15 Things You Can Practice in 10 Minutes
1. Practice a study
Spend 10 minutes working on a study. It could be either one that your teacher has assigned you, or maybe one that you’ve found and want to read through. I can’t stress enough the importance of working on studies. Always try to have one ready. You might even like to go back and look at a study that you’ve done in the past. Keep an idea of what studies you’ve done, so if a technical problem arises, then you’ll know where you can go to fix it again with a fresh mind.
2. Spend 10 minutes on a difficult passage
Having trouble with those 10 bars or so? Spend 10 minutes working on it each day. ONLY those 10 bars. Put in 10 minutes of intensive practice and you’ll start to see improvements soon enough
3. Focus on playing with a beautiful tone
Playing with a beautiful tone is a skill, and it takes practice. Playing around with a tune to find out what makes it more beautiful will help you know what to do in other other pieces.
Sight-reading is a great skill to develop, and is one that you must practice. I suggest getting a tune book with lots of short tunes. Take a tune, look through it, play it through, and then try doing it again with some musicality (or develop a habit of playing it the first time with musicality). You’ll then be able to transfer these ideas through to your new pieces.
Have you been trying to memorize something? Spend 10 minutes going over it, making sure it’s absolutely solid. You might just want to spend 10 minutes working on one section.
6. Practice slowly
Everyone knows the benefits of slow practice. You’ll want to be careful with slow practice as you use a different technique, and you end up practicing the wrong thing. Another practice method to avoid is to practice too slowly. Slow the piece right down, and really get an idea of what’s happening
7. Try different interpretations
Whether it’s a difficult passage, or one that you’re not sure what to do with musically, 10 minutes is a good chance to try out some different interpretations of that passage. Try exaggerating the dynamics, playing around with rubato and vibrato (if applicable), try some different tempi. Remember what you try and what sounds good.
8. Play through with focus on one area in the passage
It helps you focus your mind and really pick up what’s going wrong. Some areas you might like to focus on are: right hand only, left hand only, articulation, dynamics, etc.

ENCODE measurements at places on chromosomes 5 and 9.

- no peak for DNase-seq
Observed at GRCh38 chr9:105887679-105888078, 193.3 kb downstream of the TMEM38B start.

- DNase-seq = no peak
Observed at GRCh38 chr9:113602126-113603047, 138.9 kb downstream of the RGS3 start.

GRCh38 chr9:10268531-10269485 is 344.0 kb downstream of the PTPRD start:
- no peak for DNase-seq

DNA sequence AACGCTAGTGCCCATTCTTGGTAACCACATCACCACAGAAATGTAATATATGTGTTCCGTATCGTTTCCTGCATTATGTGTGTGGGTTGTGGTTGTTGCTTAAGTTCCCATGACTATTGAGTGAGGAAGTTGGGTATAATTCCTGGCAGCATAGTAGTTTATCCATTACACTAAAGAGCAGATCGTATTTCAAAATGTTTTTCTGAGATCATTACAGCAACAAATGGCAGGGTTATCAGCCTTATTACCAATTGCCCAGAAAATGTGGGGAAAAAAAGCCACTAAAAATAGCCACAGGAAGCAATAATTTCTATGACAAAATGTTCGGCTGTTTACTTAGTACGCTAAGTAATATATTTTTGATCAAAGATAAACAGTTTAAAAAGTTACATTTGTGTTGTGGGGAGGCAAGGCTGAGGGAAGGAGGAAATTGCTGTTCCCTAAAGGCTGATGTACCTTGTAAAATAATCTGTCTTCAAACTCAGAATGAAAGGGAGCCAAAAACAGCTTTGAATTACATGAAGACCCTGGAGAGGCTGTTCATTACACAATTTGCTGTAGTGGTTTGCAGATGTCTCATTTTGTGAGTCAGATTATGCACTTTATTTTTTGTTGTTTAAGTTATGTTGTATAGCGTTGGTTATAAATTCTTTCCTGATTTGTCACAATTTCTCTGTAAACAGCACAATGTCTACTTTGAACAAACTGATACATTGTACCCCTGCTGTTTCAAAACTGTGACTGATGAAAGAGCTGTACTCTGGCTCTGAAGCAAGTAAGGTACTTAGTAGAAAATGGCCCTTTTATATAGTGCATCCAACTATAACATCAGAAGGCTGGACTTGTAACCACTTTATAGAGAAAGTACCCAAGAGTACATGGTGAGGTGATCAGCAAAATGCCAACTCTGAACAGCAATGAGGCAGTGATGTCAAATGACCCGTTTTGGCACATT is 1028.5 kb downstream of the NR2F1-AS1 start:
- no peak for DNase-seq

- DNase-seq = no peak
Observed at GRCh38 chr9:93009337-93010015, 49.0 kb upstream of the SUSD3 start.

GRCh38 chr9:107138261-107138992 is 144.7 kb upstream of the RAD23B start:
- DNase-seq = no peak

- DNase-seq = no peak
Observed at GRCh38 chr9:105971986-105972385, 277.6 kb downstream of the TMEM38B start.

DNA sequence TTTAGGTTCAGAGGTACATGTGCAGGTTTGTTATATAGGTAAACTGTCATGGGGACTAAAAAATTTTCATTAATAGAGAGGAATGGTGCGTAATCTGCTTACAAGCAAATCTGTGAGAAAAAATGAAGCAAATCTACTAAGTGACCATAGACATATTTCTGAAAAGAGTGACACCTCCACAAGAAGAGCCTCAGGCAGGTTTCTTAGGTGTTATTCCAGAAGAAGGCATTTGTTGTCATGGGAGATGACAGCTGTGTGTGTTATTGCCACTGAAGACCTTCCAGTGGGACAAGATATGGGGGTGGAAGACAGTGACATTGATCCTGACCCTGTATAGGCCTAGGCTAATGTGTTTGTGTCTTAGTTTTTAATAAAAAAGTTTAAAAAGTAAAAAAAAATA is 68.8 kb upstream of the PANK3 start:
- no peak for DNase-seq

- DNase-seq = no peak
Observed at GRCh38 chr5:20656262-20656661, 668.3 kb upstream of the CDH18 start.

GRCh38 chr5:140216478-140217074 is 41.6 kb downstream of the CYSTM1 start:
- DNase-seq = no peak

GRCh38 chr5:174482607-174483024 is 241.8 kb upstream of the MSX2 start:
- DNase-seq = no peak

9. Sing your part
Singing is a great, yet perhaps underused practice tool. We discover when we sing where are natural places to breathe, natural places to add rubato, and also we can visualise the attacks on notes. Is it a Ka or a Sa, a Ma or a Ba. That will help you determine what sort of attack you want
10. Visualize a Passage, and play (repeat)
The mind is a wonderful, powerful tool. Visualize the passage you’re working on, and note everything about it. How the attack works, where the rubato is, the line of the piece, the phrasing. In your mind, this can all happen without having to worry about technical difficulties. Then play it, trying to get everything that you visualized. Compare it to the visualized version. Try it again
This is a great technique to do if you’ve got 10 minutes, but you don’t have your instrument with you. You can visualize your practicing, and actually learn instead of just sitting around doing nothing. James Morrison, the great Australian Jazz Trumpeter, in his book Blowing my Own Trumpet, talks about how he learned many of the instruments that he knows how to play by dreaming.
12. Play a piece in a completely different style
Play around with your music, and try it in a different style. If you’re playing a Brahms sonata, try playing it in a Baroque Style. If you’re playing Bach, try playing it like it was Brahms (There are plenty of recordings available of this very thing). You’d never perform it like this, but it can sometimes show us parts of the music that we had never listened for in the past.
13. Play related repertoire
It helps to know other pieces that are similar . Playing through similar pieces will help you realize links and similarities. But also think further. If you’re learning a Mozart Violin Concerto, you might play through the other violin concertos by Mozart, possibly the ones by Haydn as well . You might also want to listen to and play through some of Mozart’s Opera overtures, which have some very similar compositional ideas
Music is obviously an aural experience. We need to listen when we’re playing. But I also encourage you to listen to additional music as well. Just as you have played through similar pieces in the previous point, you can also listen to them to get ideas. Learning "Summer" from the Four Seasons? Makes sense to at least listen to the other 3 concertos.
15. Cool Down
Music is very much a physical activity, so a warm up and cool down is essential. Some of the ideas at the top are great ways to warm up, and can also be used to cool down. What you ideally want is somethig not too difficult, that will let your body, and your mind rest. Folk tunes are great, but any simple piece that you can play through will do the job.